In every thing give thanks:

for this is the will of God in Christ Jesus concerning you.

1 Thessalonians 5:18

God’s will.

You know, growing up in a devout family, I have to admit that I never liked that phrase—God’s will. I mean, as a young girl I would think, what the heck does that mean? It wasn’t until I became a born-again Christian at the age of 23 that I finally understood that God made His will pretty darn clear in His Word, so I’ve come to appreciate that phrase a lot more. So much so that I even contrasted my two mindsets (before and after Christ in my life) in A Hope Undaunted, when Katie O’Connor (an agnostic like I used to be) bristles at the mention of “God’s will” in the following conversation with her sister Faith (whose opinion I now share :)). 

Katie’s eyes spanned wide. “Trust? In a human being who wants to control my life?”

“No, Katie . . .” Faith said quietly. “In a God who wants to bless it.”

Katie folded her arms with a grunt, her body suddenly stiff. “So let me get this straight—I’m supposed to kowtow to whatever Father wants me to do, even something as awful as slaving for someone I despise? And then God wants me to forgive them both in the process?” Her acute annoyance escaped in a noisy blast of air. “Impossible.”

A hint of a smile curved at the edges of Faith’s lips. “Difficult, yes, but not impossible, trust me. Not with God’s help.”

“Oh, and I suppose if Collin forced you to do something that completely went against every shred of common sense and emotion in your body—and I’m not talking something as insignificant as grousing about your job—that you would just lie down and surrender without a fight.”

Faith sucked in a deep breath and released it slowly. “No, not without a fight, certainly . . . but the fight wouldn’t be between Collin and me, God willing.” She looked up, capturing Katie’s gaze with a silent plea. “It would be between my will and God’s. And if I’ve learned anything from painful experience, Katie, it’s that God’s will is the path to my ultimate happiness . . . and yours.”

Katie bristled at the awkwardness she always felt when her sister wandered into the realm of “God’s will.” She quickly covered with a forced smile. “Well, I have to hand it to you, Faith, you’re a better woman than me.”

“Not better . . .” Faith said with a quirk of a smile, “Let’s just say a little more desperate for peace.”

Ah, yes … “desperate for peace.” But you know what? I actually discovered through my recent month-long fast of Amazon/emails that like Katie in the clip above, I apparently wasn’t desperate enough for peace either. You see, I still found myself secretly wrinkling my nose whenever I heard or read the term “God’s will.” I suppose because during my childhood it seemed too pat of an answer from too many adults, bandied about when things would go wrong in people’s lives: it’s God’s will.

Really? It’s God’s will for my brother-in-law to have stage 4 cancer? It’s God’s will for my mother-in-law to still be in pain almost two months after she fractured her hip?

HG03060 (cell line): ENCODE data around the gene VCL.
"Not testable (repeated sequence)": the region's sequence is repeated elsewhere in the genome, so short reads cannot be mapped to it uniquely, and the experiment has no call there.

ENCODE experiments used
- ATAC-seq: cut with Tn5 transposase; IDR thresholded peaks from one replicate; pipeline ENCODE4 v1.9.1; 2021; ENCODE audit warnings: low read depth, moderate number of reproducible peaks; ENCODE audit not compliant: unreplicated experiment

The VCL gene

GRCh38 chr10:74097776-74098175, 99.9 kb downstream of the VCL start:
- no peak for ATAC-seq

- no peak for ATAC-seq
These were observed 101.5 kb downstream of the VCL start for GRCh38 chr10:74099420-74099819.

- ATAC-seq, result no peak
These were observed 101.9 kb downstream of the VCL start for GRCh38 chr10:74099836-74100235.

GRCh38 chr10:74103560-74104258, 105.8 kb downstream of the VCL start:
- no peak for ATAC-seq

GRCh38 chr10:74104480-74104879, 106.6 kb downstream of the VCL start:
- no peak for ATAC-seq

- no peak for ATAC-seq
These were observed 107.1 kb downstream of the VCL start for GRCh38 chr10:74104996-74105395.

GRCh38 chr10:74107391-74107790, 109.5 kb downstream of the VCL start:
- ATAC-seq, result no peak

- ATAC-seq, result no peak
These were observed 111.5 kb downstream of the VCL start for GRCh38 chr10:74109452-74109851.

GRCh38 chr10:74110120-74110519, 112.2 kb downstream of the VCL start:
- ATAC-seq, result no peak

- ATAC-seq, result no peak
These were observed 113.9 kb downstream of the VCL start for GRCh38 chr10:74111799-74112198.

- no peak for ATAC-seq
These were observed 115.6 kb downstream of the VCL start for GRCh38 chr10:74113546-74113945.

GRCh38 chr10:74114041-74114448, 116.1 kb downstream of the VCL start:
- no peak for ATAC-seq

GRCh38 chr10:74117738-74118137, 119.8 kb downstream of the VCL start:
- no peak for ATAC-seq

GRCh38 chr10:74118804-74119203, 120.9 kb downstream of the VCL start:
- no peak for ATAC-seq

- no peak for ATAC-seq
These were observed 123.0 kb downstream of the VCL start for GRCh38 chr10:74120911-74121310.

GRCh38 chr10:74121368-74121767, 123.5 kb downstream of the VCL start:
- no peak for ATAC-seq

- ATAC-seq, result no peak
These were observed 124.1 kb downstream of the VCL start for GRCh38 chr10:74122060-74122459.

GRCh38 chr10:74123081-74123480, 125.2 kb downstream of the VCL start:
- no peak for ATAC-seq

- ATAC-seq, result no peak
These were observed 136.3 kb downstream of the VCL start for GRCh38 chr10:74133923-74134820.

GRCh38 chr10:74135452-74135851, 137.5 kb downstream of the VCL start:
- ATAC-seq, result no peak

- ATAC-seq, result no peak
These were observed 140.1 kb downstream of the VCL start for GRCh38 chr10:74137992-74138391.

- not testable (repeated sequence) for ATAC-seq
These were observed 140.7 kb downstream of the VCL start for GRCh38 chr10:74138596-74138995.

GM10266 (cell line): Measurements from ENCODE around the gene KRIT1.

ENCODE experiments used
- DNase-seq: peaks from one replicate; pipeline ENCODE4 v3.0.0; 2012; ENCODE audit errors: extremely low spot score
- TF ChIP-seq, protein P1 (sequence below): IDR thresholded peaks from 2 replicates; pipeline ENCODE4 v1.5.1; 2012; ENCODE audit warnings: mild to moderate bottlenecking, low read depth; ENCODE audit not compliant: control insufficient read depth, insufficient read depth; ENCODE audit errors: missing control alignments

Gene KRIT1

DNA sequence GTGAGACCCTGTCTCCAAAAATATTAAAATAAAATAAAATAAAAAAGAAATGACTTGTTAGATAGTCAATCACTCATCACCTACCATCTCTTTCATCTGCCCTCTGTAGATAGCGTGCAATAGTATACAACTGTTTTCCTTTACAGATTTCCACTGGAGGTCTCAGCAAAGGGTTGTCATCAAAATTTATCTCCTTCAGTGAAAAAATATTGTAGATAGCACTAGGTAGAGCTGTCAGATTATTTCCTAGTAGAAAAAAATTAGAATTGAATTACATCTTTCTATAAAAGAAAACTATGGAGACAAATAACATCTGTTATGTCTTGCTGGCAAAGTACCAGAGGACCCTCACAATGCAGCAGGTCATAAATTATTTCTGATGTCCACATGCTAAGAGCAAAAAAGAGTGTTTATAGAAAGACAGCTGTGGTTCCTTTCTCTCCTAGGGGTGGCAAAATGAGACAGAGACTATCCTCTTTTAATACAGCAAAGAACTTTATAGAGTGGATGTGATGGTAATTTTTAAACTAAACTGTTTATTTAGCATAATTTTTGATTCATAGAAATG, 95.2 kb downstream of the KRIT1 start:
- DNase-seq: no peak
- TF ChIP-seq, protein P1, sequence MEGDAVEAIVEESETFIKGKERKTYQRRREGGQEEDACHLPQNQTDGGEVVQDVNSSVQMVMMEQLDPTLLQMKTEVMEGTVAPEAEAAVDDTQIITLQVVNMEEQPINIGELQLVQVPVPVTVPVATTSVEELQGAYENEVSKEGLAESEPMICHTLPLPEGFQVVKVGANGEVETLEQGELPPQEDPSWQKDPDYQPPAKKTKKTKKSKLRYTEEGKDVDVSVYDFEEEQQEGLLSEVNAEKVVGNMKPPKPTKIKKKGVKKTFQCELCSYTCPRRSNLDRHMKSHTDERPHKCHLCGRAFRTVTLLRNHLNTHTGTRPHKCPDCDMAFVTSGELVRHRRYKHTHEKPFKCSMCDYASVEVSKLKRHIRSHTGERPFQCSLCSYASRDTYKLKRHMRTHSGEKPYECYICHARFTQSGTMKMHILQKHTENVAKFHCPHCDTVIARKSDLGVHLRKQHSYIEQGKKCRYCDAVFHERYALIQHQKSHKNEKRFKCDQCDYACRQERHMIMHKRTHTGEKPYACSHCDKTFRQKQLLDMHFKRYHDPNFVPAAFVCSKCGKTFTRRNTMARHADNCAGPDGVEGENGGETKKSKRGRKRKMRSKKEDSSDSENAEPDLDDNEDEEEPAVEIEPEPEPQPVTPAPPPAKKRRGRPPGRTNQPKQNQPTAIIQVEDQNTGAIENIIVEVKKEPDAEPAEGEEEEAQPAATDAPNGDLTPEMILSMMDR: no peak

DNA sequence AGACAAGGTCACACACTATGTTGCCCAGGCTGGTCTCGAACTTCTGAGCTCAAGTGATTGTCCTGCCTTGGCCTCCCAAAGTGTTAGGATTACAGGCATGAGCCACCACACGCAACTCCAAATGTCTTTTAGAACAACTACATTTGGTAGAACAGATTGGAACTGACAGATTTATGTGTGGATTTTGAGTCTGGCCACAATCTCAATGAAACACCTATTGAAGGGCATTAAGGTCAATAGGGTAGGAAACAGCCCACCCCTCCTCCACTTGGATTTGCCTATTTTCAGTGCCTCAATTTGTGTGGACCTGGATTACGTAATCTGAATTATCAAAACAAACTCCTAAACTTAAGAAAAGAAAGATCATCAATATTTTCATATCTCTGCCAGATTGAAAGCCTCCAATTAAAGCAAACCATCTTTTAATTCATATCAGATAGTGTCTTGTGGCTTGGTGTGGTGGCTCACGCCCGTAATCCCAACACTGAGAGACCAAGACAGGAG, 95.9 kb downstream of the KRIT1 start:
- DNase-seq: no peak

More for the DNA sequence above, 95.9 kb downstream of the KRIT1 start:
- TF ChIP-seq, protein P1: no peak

I’m sorry, but I don’t think so. My Bible says that “the thief approaches with malicious intent, looking to steal, slaughter, and destroy,” but that Jesus “came to give life with joy and abundance” — John 10:10. 

And, yes, I know all about God’s “perfect will” versus His “permissive will.” To me that simply means from the moment sin entered the world when Adam and Eve chose their will over God’s, man took things out of God’s hands into his own, something we are all still adept at doing today. So, yes, because of sin and satan’s subsequent dominion over the world (sorry, I refuse to capitalize the devil’s name), God does allow tragedy and sickness to inflict His children, but it was never what He wanted for us. And you know what? It still isn’t.

Which is why God Himself pulled a “State Farm” by giving His children the following insurance policy when bad things happen:

And we know that all things work together for good to them that love God,

to them who are the called according to His purpose.

—Romans 8:28

To them that love God. And how exactly do we “love” God? Well, John 14:15 says, “If you love me, obey my commandments.” Pretty simple stuff if you ask me. Love = obey.

Mmm … an insurance policy where the premium is obedience. And the payoff? Peace, hope, and joy in the midst of life’s storms and after when He brings good from them as promised. 

God’s will. Yep, until recently I kinda fought it. I wanted what I wanted more than what He wanted. I didn’t realize that His wants for me are far greater and far more satisfying than my own. Didn’t realize that by accepting His will I was not only “insuring” my own peace and contentment, but paving the way for God’s “perfect” will when He gives me the desires of my heart … and His. 

So … according to today’s Scripture quote, the will of God is to give thanks “in everything.” Not “FOR everything,” mind you, because it’s difficult to thank God for cancer and pain and trouble in our lives, especially when those things do not come from the hand of God. But “IN everything give thanks.” That means in the face of trials and troubles we all encounter on a daily basis, we need to give thanks to a God we can trust to see us through whatever we face. A God we can trust to bring good for us no matter what the situation. And a God we can trust to hold us, our loved ones, and our dreams in the palm of His most capable hand. 

So, you know what? My nose no longer wrinkles when I hear the phrase, “God’s will,” because like Faith says in the excerpt above, I’ve learned all too well—it’s the path to my ultimate happiness . . . and yours.

Hugs and Happy Weekend!